While many shoppers may be cautious about heading out on Friday (June 19) - the first day of phase two of the reopening of the economy - shopping malls and their operators are going all out to ensure that everything is safe and ready should the crowds return.
At CapitaLand malls, such as Ion Orchard and Bukit Panjang Plaza, directional signs for shoppers coming from the train stations are up, while floor markings and poles for queues are being set up at entrances to manage human traffic and space out the queues.
At Nex, more employees will be deployed at entrances to manage the anticipated increase in shoppers and ensure that those in line to enter the mall stay at least 1m apart.
It will open just five of its 28 entrances but is prepared to open more if needed, said its spokesman.
Shopping mall Paragon will have regular public announcements reminding shoppers to maintain a safe distance.
These measures are on top of other safe distancing steps retail establishments have to implement, including limiting customer numbers, using the SafeEntry check-in system and making sure common areas are cleaned regularly.
A spokesman for mall operator Frasers Property Retail said it is looking into opening additional entry and exit points for "a smoother and more efficient flow of traffic if and where necessary".
This will prevent snaking queues from forming at any one entrance, added the company, which runs malls such as Causeway Point and Northpoint City.
More manpower will also be deployed to manage the anticipated crowd and queues, it added.
At each entrance, its malls will have digital point-of-entry terminals to keep track of how many shoppers are in the building at any one time.
Government safe distancing guidelines require malls and large standalone stores with a gross floor area (GFA) bigger than 930 sq m to comply with the occupancy limit of one person per 10 sq m of GFA.
Retailers too are taking steps to make customers feel safe while shopping.
Electronics giant Gain City has installed ultraviolet light strips in the air-conditioning units of all its 14 stores to sterilise the circulating air.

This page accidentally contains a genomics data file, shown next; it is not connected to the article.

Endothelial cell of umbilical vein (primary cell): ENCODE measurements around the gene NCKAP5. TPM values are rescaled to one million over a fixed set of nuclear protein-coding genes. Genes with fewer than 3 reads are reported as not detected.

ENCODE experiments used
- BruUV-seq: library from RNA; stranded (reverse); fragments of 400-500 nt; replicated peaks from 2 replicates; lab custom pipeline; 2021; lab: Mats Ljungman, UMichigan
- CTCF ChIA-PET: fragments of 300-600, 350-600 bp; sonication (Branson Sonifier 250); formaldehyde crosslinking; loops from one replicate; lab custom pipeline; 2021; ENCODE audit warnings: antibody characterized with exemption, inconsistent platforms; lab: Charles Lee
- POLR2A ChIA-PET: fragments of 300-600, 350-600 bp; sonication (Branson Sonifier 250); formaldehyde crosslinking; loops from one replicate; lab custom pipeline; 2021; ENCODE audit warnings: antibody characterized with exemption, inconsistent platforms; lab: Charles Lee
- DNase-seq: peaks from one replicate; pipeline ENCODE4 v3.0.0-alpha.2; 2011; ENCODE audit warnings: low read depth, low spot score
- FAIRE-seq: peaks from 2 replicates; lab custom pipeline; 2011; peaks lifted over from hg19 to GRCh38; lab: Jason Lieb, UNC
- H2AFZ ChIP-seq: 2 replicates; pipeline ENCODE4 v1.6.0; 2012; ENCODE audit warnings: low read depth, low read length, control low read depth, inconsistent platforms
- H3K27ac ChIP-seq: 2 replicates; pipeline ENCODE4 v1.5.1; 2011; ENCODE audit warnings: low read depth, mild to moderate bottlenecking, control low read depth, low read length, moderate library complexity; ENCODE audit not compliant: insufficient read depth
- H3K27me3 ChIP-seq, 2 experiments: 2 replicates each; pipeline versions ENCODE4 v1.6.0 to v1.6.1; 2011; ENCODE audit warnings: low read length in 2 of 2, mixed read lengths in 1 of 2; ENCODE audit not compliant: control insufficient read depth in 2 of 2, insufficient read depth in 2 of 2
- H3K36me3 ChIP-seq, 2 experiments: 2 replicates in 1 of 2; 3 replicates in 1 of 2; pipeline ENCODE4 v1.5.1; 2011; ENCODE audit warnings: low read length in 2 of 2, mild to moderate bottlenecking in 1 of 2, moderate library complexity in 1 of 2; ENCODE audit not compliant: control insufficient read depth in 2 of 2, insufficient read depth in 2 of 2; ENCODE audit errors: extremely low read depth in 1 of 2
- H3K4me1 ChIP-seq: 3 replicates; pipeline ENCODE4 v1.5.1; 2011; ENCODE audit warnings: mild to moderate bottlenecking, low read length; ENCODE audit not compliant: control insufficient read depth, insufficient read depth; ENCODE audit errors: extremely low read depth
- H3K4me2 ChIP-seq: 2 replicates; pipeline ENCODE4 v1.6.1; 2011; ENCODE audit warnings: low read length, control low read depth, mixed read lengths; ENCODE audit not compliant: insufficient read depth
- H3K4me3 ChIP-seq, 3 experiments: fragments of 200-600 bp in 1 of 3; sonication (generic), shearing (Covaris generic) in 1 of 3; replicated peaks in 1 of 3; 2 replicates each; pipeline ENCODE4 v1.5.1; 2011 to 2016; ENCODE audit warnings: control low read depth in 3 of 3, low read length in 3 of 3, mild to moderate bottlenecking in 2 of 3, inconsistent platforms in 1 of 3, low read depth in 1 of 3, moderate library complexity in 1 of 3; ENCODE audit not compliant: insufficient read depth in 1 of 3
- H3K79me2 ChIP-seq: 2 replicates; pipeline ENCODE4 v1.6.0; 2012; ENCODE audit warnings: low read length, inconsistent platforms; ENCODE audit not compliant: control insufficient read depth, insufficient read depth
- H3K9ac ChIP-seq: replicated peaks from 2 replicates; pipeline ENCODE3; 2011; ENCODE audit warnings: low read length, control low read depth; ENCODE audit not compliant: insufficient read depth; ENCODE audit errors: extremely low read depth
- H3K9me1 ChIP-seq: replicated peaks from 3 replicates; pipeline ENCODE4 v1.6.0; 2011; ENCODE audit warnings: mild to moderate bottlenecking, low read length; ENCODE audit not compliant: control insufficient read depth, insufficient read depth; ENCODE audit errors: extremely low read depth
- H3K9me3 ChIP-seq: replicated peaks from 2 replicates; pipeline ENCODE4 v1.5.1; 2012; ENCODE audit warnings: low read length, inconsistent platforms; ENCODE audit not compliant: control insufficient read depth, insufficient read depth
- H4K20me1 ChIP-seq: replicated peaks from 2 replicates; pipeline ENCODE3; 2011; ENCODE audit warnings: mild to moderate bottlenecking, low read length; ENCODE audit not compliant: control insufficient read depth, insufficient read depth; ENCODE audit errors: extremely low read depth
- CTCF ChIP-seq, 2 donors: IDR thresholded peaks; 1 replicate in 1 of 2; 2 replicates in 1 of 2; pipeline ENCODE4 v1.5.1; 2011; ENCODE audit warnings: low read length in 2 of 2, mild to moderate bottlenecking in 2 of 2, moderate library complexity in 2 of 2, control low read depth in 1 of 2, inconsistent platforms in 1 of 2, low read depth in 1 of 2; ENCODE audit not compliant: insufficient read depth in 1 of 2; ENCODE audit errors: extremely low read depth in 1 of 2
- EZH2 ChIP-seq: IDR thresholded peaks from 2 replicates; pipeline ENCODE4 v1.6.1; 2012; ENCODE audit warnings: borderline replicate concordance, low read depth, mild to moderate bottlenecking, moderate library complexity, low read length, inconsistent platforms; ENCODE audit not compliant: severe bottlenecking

At department store Robinsons, customers will be encouraged to use contactless payment methods to reduce contact between shoppers and staff.
Cash trays, which will be cleaned regularly, will be available at all cashier points for cash payments. Cosmetics and fragrance testers will be removed from beauty counters.
The store is also looking at using ultraviolet lamps that produce ozone to help reduce airborne micro-organisms.
Regular cleaning and the sanitising of high touch point areas, such as baskets and interactive hardware such as iPads, will be the norm.
At cosmetics store TheFaceShop, for example, high touch point areas will be cleaned every three to four hours and shopping baskets will be sanitised after each use.
Shoppers will also be reminded to wear face masks and adhere to safety measures.
A Frasers Property Retail spokesman said: "As we welcome the community back into our malls, we urge all mall visitors to be socially responsible, practise good hygiene and follow safe management principles while shopping or dining at our malls."
Meanwhile, Temasek Foundation said on Thursday that vertical plastic table shields to separate diners will be installed from June 19 at selected Kopitiam and Food Junction foodcourts.
It has partnered CapitaLand and the National Transport Workers Union to install and pilot the transparent table-top separators at more than 500 dining tables in participating outlets.
The shields have been treated with a self-disinfecting anti-microbial coating that will last for three months.
Temasek Foundation will also team up with local coffee chain Ya Kun to explore how table-top separators can work in small cafes.
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This article was first published in The Straits Times. Permission required for reproduction.